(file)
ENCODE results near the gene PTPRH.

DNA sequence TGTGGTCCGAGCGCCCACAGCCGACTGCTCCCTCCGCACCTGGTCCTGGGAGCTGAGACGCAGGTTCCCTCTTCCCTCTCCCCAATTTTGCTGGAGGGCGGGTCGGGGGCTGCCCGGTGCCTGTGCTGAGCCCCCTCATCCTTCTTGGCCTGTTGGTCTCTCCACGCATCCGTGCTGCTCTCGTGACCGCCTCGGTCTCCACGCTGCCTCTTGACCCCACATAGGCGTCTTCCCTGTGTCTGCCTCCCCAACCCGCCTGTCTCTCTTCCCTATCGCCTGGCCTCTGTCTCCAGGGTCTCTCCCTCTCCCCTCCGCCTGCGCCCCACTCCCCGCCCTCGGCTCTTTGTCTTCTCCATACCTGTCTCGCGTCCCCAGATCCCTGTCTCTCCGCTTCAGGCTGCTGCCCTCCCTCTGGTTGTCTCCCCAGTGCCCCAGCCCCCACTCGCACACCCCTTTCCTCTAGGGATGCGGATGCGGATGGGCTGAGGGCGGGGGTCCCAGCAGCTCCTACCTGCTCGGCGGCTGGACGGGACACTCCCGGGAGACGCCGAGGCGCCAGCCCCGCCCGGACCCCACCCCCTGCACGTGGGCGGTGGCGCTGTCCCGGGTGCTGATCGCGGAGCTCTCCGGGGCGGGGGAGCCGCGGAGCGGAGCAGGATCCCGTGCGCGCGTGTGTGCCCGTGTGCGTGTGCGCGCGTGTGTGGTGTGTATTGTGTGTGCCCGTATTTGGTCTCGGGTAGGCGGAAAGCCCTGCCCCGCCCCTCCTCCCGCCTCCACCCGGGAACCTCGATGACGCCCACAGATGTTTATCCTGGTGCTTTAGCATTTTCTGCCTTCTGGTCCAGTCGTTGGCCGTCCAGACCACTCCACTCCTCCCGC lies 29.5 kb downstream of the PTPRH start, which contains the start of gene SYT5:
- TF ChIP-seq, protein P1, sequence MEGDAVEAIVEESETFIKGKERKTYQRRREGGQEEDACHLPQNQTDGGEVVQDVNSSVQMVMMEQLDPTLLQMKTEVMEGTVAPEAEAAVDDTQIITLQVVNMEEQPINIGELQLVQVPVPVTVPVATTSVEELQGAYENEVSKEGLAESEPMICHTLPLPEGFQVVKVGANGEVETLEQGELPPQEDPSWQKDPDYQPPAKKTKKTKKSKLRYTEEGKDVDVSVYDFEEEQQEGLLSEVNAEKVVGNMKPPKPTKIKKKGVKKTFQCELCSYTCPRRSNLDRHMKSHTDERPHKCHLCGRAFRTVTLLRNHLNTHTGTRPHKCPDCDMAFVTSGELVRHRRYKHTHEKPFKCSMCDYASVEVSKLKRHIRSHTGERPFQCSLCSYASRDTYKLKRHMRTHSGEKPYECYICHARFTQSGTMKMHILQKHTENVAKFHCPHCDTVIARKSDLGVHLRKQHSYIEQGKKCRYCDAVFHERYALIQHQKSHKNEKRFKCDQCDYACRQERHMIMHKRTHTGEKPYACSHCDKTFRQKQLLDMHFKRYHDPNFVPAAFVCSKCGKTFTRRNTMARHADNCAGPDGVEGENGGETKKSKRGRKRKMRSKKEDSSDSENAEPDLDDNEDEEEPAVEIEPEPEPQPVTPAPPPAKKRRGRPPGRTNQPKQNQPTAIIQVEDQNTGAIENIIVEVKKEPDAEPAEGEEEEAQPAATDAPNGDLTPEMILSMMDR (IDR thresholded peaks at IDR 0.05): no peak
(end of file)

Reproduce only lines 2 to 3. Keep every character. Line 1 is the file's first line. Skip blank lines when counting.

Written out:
DNA sequence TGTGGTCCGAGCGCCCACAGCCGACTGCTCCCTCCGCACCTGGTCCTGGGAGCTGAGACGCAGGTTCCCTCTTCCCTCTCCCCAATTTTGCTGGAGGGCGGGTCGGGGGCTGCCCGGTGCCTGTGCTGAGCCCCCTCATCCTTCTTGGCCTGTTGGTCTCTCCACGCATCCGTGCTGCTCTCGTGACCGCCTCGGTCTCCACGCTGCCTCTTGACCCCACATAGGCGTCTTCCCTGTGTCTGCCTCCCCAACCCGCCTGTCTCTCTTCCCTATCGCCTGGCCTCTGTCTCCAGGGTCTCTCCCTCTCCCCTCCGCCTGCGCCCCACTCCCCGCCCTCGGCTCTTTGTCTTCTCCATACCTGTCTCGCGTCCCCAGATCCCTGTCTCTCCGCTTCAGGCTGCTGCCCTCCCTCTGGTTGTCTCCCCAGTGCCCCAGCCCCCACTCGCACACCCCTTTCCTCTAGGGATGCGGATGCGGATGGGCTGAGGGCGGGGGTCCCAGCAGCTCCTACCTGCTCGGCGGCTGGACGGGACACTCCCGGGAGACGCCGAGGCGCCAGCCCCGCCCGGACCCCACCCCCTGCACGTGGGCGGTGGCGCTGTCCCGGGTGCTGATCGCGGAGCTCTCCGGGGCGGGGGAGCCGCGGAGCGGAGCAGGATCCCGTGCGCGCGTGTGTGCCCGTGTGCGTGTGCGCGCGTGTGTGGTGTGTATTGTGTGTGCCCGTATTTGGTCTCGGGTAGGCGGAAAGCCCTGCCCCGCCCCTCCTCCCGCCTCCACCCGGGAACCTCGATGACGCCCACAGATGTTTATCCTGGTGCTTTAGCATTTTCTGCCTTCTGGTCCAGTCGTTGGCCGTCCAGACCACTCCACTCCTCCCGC lies 29.5 kb downstream of the PTPRH start, which contains the start of gene SYT5:
- TF ChIP-seq, protein P1, sequence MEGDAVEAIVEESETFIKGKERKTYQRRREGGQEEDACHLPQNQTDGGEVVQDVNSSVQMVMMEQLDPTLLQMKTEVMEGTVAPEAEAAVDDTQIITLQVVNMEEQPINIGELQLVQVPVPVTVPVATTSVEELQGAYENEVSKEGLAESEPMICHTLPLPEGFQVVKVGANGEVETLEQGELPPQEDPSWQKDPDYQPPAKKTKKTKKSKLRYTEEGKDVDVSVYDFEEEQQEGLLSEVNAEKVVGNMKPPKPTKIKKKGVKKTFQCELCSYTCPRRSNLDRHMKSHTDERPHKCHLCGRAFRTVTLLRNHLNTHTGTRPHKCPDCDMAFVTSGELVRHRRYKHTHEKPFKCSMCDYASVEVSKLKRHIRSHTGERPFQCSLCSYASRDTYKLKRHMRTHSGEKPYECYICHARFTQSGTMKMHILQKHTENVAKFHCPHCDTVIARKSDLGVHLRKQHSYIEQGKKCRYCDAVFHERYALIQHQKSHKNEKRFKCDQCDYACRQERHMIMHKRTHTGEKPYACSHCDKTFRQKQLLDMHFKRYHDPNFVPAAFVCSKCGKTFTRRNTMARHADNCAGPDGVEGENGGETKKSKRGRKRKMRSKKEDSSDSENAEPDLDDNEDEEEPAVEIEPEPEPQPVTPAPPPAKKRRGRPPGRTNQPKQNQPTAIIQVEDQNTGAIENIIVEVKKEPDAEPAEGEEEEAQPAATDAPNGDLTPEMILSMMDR (IDR thresholded peaks at IDR 0.05): no peak